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Proposition 2½ is a title given to an initiative petition adopted by voters of the Commonwealth of Massachusetts in 1980.
Its principal features are related to the total amount of property taxes that a city or town can raise each year. Other parts of the initiative, however, limited state agency assessments on cities and towns, prohibited unfunded state mandates and repealed school committees, and binding arbitration for certain public employees.
In addition, it reduced the motor vehicle excise tax and allowed renters a deduction on their state income tax.
No. Proposition 2½ sets a limit on the entire tax levy for a jurisdiction. While there is a limit to the overall increase in property taxes, the revaluation program may result in increases or decreases in property taxes. Proposition 2½ established a limit on the revenue a municipality can raise from property taxes. Proposition 2½ does not limit the amount by which an individual tax bill may change from year to year.
The revenue that is collected from the property tax is called the property tax levy.
The levy is limited as follows:
Proposition 2½ contains two limitations on the amount of property taxes the town can raise:
The levy limit provisions of Proposition 2½ affect the total amount of taxes to be raised by the town. It does not apply to an individual tax bill.
The Classification Amendment to the Massachusetts Constitution was adopted by the voters in 1978. It allowed the town to categorize real estate into four classes and to distribute the tax burden among these classes.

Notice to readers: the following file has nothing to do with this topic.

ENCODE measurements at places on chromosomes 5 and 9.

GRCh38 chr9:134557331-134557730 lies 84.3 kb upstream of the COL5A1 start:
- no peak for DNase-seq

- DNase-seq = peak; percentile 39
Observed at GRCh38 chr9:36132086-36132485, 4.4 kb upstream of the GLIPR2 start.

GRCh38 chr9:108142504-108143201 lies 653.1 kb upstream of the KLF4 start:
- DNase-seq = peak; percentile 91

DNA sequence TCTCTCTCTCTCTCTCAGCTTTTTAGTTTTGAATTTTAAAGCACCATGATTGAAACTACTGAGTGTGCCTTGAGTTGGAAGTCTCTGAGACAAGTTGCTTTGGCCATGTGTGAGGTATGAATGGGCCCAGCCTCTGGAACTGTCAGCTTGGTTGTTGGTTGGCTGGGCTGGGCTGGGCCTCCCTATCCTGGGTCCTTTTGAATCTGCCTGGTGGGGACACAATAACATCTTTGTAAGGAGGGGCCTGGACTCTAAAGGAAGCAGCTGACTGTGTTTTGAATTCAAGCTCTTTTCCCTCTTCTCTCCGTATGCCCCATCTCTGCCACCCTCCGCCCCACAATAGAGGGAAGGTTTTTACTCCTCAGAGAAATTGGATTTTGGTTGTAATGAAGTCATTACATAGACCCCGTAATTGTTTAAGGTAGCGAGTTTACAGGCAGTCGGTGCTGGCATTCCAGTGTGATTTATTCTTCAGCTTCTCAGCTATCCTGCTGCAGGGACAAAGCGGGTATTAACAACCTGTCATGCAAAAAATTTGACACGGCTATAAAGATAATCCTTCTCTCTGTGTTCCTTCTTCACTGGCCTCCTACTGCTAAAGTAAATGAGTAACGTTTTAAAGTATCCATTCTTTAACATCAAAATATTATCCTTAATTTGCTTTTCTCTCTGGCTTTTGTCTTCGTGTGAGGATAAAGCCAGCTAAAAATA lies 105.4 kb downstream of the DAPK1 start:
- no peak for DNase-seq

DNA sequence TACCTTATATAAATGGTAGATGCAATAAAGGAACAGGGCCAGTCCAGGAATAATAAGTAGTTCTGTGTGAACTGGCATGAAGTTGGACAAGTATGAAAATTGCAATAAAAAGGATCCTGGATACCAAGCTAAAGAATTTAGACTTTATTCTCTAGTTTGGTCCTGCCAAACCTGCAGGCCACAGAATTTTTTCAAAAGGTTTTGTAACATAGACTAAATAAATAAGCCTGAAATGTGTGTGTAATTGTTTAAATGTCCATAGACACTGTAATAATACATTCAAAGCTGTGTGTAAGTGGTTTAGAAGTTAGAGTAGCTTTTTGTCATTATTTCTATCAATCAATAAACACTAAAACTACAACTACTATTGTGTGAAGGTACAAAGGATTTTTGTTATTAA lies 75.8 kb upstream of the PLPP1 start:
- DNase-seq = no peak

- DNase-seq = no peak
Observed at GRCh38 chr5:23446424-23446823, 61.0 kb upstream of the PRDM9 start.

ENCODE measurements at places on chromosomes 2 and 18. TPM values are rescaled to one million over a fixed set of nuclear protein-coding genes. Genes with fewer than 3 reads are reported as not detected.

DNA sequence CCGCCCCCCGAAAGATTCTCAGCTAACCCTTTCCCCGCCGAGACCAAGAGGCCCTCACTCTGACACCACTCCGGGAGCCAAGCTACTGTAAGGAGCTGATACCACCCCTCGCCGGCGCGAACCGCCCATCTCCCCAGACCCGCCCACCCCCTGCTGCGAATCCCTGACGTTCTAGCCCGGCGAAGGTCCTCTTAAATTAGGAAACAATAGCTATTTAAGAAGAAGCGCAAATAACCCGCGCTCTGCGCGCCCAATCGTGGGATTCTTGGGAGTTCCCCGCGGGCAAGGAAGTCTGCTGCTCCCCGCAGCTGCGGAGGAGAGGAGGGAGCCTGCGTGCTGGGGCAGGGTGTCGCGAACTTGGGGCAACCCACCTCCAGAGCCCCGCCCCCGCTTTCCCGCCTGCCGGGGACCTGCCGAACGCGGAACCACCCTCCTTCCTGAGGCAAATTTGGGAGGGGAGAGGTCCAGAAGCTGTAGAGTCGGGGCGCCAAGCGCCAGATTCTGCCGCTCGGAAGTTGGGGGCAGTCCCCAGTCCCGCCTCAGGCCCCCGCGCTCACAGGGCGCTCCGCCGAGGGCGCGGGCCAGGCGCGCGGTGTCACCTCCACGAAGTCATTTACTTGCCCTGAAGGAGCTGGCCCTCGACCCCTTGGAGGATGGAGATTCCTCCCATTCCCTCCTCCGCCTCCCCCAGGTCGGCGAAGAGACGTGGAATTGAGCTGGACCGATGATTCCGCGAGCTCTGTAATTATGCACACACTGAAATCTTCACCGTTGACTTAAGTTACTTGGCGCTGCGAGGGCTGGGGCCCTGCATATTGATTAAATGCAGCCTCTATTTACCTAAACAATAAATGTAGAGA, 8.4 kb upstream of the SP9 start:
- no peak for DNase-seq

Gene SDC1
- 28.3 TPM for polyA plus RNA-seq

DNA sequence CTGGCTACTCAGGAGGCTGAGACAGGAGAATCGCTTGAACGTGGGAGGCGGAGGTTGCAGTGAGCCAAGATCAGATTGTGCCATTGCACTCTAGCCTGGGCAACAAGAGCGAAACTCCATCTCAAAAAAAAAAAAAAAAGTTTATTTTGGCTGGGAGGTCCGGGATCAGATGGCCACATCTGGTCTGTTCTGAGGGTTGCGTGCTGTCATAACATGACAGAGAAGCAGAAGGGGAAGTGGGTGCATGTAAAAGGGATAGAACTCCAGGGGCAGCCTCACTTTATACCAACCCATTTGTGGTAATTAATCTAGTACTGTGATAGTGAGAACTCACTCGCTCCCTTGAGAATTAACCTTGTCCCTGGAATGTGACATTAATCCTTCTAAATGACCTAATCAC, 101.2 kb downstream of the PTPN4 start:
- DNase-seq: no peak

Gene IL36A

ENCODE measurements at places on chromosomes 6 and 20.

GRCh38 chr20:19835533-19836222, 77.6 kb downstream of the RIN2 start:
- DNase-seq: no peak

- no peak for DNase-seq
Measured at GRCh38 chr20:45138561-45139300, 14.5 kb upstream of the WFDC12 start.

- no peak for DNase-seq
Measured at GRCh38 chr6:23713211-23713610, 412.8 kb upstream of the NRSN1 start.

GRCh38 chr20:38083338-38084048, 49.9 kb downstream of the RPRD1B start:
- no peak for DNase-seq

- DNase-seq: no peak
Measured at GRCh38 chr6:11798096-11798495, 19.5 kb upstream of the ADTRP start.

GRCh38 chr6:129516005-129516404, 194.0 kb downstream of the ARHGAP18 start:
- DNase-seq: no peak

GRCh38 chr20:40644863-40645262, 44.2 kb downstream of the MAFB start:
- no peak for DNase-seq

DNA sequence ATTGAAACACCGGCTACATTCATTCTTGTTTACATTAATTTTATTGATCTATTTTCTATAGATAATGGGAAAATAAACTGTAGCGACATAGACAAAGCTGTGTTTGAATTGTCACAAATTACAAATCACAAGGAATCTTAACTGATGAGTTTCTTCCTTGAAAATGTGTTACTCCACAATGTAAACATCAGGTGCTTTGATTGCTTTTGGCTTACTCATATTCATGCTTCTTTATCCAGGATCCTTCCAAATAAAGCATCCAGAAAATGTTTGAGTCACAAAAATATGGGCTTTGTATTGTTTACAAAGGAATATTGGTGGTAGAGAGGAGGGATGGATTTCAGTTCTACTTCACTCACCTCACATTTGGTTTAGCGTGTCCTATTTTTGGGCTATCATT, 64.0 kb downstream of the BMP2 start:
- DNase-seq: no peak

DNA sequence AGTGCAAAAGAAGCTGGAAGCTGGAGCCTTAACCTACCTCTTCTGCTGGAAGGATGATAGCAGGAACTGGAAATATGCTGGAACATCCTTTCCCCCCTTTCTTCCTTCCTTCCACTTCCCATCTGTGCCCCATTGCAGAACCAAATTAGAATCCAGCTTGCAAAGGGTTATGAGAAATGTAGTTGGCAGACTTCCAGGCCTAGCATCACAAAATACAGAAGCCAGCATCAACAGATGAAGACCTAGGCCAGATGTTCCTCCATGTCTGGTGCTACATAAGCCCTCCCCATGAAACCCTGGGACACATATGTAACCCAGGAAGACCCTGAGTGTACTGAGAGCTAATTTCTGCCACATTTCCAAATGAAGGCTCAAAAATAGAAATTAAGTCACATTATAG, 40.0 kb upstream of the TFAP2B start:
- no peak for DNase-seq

Proposition 2½ affects the total amount of tax that can be raised. Classification affects, which classes of taxpayers will pay what specific share of the total amount of the tax.
Yes, Proposition 2½ contains several provisions for an increase in the tax levy limit.
The levy limit can be increased by 2½% each year. This percentage increase is less than the annual rate of inflation for each year since the adoption of Proposition 2½.
The levy can be increased by the value of the new construction and newly taxable parcels. This provision ensures that the town can recover additional service costs resulting from new taxable projects.
The levy can be increased by the adoption of an override. An override provision allows the voters of the town to raise additional revenues (or to reduce the levy) by a specific amount. This can be accomplished by placing an override question on the ballot in a general or special election and approving the measure by a simple majority of voters. The increase approved by the voters then becomes part of the base for the calculation of future years' levy limits.
It is important to consider, however, that Proposition 2½ also mandates the property tax levy limit for any given year can never exceed the property tax levy ceiling (which is again, 2½% of the assessed value of all taxable properties within the town. An override of the Proposition 2½ levy limit does not allow the levy to exceed the levy ceiling.
The levy can also be increased by the adoption of the debt exclusion. The exclusion provision allows the voters of the town to exclude bonds or debt issued for municipal capital improvements for a specified period of time.
Proposition 2½ sets the maximum amount of property taxes (the levy) that the town can raise.
Once the amount to be raised is determined, a tax rate is calculated by dividing the amount to be raised by the total valuation of the town.
Whether the tax rate for the community will increase or decrease from the prior year will depend upon the levy decided upon by the community: it also depends on whether property values appreciate, depreciate or remain steady in the community.